If left undisturbed, black mambas tend to live for long periods of time in their lairs, which are often vacated insect mounds or hollow trees. Although they are not arboreal, they can sometimes be found in trees. They also often have permanent basking spots they return to daily. Typically, when a black mamba senses danger, it will quickly slither away to the nearest hiding spot.
Black mambas show little difference from the common methods of communication and perception found in all other snakes. They use their eyesight to detect motion, and sudden movements will cause them to strike. The tongue of the mamba is extended from the mouth to collect and analyze air particles which are then deposited in the vomeronasal organ on the roof of the mouth. This organ acts as a chemosensor. These snakes have no external ears, but are quite skilled at detecting vibrations from the ground. Just like other snakes, they will display aggression with a set of signals, warning the possibility of attack if threatened.
Breeding usually takes place in late spring or early summer. After mating the male will return to its own home. The female will then lay between 10 and 25 eggs. The offspring are independent as soon as they are born.
Breeding takes place when the two mambas twist their bodies together and can last for days. Females wait approximately 55 days before laying eggs. Female offspring are not bigger than male offspring.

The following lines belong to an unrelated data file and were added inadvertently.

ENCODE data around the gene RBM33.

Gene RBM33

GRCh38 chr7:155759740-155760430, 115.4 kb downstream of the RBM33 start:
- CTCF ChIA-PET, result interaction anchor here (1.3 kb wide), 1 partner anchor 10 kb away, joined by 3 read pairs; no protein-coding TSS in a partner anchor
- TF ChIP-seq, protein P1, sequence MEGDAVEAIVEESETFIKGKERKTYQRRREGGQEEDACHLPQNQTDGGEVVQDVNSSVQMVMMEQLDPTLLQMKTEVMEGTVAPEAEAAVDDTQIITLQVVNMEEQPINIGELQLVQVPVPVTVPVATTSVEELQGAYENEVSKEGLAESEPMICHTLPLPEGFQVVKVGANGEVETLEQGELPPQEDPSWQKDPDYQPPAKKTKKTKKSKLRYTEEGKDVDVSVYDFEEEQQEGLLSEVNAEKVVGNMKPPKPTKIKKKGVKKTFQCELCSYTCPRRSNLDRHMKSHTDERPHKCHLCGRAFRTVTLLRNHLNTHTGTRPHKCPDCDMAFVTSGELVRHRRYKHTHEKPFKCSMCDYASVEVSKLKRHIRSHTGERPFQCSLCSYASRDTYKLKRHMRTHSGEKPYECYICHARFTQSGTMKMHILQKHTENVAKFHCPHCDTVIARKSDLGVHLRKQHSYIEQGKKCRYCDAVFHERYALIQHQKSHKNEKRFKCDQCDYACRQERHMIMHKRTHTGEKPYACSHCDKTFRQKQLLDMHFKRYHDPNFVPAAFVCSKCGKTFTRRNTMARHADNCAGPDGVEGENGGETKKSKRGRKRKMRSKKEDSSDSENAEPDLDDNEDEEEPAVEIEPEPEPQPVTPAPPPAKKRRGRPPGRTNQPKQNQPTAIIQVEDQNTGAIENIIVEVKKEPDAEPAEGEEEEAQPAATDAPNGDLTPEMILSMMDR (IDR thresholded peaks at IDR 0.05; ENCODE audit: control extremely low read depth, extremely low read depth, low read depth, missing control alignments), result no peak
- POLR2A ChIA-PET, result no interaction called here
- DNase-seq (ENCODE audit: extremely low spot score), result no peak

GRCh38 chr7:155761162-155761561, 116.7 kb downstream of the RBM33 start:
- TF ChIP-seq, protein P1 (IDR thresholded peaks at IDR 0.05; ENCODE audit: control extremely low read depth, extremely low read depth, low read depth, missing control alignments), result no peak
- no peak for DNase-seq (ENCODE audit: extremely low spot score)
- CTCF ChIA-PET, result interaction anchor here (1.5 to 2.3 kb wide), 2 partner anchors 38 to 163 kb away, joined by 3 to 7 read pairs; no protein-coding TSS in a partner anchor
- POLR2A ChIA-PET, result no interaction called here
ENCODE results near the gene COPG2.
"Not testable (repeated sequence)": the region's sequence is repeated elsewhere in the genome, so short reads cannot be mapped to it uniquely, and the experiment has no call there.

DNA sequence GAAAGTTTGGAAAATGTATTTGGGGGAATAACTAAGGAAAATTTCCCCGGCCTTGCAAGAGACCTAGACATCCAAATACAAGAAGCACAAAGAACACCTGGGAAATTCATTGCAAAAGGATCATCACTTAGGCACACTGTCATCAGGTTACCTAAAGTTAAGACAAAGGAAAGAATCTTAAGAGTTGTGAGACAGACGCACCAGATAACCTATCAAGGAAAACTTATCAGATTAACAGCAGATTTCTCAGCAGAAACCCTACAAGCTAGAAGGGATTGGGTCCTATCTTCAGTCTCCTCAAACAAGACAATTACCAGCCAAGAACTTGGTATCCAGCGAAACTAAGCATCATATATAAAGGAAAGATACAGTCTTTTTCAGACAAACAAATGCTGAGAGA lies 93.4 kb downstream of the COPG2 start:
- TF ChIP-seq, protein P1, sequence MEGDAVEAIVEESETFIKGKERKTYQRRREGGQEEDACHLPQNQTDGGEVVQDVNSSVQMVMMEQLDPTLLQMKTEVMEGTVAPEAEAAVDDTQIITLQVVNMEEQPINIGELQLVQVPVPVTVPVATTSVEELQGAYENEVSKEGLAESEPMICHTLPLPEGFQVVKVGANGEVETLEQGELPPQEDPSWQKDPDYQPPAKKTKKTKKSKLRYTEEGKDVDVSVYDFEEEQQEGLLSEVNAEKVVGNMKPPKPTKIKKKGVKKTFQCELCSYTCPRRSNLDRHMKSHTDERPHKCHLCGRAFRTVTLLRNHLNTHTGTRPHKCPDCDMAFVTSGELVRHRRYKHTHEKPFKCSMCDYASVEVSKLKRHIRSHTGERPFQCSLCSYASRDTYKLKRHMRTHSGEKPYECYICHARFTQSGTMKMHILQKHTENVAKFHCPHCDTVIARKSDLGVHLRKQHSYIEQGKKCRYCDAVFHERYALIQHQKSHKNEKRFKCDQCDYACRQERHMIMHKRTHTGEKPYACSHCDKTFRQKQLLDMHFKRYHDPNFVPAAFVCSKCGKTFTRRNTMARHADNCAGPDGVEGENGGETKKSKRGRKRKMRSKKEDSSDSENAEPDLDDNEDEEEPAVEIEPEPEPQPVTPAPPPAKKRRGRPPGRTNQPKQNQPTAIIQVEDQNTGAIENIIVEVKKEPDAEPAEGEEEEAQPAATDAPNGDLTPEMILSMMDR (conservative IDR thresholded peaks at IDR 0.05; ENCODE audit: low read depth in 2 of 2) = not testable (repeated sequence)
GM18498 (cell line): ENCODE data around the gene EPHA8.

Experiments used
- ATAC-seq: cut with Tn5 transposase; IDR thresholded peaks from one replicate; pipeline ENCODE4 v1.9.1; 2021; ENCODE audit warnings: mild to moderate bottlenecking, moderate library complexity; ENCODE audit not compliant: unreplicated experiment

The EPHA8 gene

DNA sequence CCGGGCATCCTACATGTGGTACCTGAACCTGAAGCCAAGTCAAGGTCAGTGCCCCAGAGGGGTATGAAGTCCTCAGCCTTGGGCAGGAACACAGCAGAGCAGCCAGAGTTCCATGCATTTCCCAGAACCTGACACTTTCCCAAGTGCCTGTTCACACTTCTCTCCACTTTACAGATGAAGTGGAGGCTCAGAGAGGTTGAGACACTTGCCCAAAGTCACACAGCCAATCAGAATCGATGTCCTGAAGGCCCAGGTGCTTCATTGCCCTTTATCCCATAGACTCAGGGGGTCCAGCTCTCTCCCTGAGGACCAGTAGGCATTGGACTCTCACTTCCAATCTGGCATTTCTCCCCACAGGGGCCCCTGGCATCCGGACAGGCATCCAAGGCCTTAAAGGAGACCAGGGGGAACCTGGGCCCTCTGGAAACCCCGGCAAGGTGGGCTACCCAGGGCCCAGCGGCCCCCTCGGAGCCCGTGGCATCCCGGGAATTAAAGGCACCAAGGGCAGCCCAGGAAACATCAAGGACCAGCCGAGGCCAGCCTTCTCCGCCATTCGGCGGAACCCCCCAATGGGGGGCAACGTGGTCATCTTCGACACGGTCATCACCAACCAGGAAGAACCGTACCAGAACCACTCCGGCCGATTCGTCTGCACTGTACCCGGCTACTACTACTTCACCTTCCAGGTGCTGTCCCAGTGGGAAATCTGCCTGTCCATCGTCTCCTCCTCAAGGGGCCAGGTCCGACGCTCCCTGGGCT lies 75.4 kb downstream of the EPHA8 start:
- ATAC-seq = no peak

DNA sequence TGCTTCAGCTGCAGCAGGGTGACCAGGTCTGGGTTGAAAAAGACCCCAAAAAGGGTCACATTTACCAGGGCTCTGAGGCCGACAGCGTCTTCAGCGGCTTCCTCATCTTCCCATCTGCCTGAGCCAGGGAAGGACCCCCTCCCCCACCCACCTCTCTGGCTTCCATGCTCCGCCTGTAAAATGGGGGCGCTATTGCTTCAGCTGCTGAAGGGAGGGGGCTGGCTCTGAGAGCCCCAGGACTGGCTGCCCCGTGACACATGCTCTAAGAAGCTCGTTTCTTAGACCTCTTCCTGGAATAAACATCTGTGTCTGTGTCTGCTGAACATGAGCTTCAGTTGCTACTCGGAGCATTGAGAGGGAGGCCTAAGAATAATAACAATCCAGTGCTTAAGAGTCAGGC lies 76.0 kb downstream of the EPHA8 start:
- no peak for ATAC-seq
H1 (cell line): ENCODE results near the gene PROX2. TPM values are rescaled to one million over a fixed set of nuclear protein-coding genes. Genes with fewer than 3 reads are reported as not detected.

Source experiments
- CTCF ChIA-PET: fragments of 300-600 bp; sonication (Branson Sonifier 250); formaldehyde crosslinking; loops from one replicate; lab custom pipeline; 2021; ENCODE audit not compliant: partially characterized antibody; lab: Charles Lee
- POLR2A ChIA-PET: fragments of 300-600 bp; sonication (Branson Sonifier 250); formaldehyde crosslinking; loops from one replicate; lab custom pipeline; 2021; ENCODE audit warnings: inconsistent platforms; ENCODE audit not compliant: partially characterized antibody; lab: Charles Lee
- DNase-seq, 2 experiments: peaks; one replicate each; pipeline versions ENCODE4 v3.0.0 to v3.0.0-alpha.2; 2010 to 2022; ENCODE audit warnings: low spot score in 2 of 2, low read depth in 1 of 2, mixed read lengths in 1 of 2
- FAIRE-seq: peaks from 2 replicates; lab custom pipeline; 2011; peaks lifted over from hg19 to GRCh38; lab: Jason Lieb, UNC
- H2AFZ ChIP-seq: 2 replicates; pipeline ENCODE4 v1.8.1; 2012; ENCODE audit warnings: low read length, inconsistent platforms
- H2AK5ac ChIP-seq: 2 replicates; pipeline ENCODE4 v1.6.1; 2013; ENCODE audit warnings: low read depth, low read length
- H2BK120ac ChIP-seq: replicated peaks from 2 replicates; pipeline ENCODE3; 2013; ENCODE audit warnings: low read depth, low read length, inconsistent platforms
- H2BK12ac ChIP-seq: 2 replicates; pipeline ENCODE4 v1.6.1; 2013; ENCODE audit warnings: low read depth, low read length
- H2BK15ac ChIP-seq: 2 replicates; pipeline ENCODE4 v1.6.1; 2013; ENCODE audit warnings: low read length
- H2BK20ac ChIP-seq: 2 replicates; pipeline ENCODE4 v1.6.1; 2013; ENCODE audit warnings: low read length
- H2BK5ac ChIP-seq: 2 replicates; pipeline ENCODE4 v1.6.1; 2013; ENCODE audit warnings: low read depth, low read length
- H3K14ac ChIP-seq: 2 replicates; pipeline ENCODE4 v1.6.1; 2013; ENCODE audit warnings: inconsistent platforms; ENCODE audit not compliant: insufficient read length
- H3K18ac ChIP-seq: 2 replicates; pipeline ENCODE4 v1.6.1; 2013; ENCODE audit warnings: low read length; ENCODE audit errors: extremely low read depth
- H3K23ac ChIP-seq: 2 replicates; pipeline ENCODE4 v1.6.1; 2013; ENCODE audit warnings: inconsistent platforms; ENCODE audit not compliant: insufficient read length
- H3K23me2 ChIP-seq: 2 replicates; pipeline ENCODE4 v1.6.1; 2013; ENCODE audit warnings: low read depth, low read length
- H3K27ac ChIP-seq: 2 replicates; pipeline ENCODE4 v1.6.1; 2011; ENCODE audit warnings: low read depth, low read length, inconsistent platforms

Black mamba venom contains powerful, fast-acting neurotoxins and cardiotoxins, including calciseptine. Its bite delivers about 100–120 mg of venom on average; however it can deliver up to 400 mg. If the venom reaches a vein, 0.25 mg/kg is sufficient to kill a human in 50% of cases. The initial symptom of the bite is local pain in the bite area, although not as severe as snakes with hemotoxins. The victim then experiences a tingling sensation in the mouth and extremities, ptosis, diplopia (double vision), dysphagia, tunnel vision, ophthalmoparesis, severe confusion, dysarthria, fever, diaphoresis (excessive perspiration), excessive salivation (including foaming of the mouth and nose), and pronounced ataxia (lack of muscle control). If the victim does not receive medical attention, symptoms rapidly progress to severe abdominal pain, nausea and vomiting, lymphadenopathy, dyspnea (shortness of breath), epistaxis, pallor, shock, nephrotoxicity, cardiotoxicity, and paralysis. Eventually, the victim experiences convulsions, respiratory arrest, coma, and then death. Without antivenom, the mortality rate is nearly 100%, the highest among venomous snakes. Depending on the nature of the bite, death can result at any time between 15 minutes and 3 hours. Factors associated with the nature of the bite include penetration of one or both fangs, amount of venom injected, location of the bite, and proximity to major blood vessels. The health of the snake and the interval since it last used its venom mechanism may also be factors. The health, size, age, and psychological state of the individual bitten is also a determining factor.